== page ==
Sacramento, California - The Trump Administration decided to add a citizenship question to the 2020 Census questionnaire. Specifically, the U.S. Census Bureau announced the addition, incorrectly contending that it would “help enforce the Voting Rights Act.”
A mere hours after the announcement was made, California Attorney General Xavier Becerra filed suit, the first to do so in the nation. His lawsuit came on the heels of an op-ed he co-wrote with California Secretary of State Alex Padilla for the San Francisco Chronicle:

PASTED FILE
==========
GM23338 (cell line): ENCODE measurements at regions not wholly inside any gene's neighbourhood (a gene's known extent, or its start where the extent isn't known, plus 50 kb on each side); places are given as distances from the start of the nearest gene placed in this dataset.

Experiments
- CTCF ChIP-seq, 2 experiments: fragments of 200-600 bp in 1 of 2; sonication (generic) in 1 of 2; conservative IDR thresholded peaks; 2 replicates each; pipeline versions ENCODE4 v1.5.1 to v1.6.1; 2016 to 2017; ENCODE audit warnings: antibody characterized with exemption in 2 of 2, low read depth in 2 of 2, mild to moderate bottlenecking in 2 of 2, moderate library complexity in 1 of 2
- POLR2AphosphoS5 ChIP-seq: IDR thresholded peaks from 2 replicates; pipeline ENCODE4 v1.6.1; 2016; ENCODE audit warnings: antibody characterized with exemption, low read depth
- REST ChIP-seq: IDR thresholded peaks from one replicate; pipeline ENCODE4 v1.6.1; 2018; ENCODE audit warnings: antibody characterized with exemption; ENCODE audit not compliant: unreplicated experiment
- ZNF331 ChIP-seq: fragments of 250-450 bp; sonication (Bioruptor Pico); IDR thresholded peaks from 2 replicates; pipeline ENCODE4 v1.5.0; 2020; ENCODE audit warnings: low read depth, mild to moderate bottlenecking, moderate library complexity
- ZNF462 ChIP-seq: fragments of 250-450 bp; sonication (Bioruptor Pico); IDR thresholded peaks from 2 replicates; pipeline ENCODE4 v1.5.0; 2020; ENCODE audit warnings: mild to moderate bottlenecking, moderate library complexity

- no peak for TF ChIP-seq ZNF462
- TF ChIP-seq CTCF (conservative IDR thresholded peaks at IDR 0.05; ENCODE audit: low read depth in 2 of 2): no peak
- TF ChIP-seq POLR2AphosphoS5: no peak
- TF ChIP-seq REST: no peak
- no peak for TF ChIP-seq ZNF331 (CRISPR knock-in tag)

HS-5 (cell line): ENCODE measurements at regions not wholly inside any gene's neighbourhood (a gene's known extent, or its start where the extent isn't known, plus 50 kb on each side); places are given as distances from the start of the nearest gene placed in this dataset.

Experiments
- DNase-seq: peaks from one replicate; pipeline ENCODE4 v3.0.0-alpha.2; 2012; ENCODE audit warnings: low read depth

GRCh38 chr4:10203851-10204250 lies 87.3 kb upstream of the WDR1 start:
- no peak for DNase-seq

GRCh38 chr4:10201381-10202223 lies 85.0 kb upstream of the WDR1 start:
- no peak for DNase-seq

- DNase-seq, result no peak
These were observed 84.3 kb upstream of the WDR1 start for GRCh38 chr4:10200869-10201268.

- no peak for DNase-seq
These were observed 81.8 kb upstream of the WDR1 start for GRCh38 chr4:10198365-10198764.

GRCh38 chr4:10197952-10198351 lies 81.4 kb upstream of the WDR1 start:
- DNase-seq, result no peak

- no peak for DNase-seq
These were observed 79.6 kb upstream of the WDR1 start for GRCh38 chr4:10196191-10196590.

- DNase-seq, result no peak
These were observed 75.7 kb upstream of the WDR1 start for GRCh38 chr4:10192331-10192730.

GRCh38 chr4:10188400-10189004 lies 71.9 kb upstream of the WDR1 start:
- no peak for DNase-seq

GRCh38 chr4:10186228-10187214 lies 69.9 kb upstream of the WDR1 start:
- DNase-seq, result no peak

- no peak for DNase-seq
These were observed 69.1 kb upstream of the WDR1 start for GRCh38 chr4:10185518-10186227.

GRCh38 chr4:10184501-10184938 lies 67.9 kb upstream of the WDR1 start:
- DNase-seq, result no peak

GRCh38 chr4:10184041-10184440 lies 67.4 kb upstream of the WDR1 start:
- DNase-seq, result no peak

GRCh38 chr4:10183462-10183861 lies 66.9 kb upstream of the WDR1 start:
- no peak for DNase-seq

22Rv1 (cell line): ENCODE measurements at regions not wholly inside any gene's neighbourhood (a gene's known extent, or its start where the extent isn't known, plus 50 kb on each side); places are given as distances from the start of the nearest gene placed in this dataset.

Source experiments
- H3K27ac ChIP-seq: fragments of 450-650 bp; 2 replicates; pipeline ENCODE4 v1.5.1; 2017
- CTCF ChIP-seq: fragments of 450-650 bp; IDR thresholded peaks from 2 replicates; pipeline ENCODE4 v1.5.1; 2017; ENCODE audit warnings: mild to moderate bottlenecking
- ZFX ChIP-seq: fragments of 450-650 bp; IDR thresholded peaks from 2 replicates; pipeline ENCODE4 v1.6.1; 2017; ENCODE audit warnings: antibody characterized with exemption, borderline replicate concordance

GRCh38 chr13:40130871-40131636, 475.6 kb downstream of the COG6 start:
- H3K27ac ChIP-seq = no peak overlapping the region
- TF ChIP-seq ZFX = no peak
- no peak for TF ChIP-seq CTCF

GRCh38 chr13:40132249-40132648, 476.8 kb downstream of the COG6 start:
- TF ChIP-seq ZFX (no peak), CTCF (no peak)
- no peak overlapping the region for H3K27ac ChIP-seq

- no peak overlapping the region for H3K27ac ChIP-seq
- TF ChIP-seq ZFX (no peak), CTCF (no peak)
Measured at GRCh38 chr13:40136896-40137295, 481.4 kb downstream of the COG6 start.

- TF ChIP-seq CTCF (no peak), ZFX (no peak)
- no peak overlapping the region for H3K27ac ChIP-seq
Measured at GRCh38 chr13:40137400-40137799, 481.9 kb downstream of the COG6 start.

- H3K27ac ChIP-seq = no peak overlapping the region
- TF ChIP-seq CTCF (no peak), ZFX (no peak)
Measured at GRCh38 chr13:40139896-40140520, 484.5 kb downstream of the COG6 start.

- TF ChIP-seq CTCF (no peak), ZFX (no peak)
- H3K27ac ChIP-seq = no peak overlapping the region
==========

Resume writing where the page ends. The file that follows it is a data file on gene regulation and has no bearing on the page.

The size of your child’s kindergarten class. Homeland security funds for your community. Natural disaster preparation. Highway and mass transit resources. Health care and emergency room services.
Vital services such as these would be jeopardized and our voice in government diminished if the U.S. Census Bureau’s 2020 count resulted in an undercount. Beyond its constitutional role in redistricting, a proper count conducted by the U.S. Census Bureau shapes our everyday lives. If the bureau is ill-prepared for the job or a count is faulty, every state, every neighborhood, faces the risk of losing its fair share of federal funding for its people and its taxpayers.
Every 10 years, the bureau must count each person in our country - whether citizen or noncitizen - “once, only once, and in the right place.”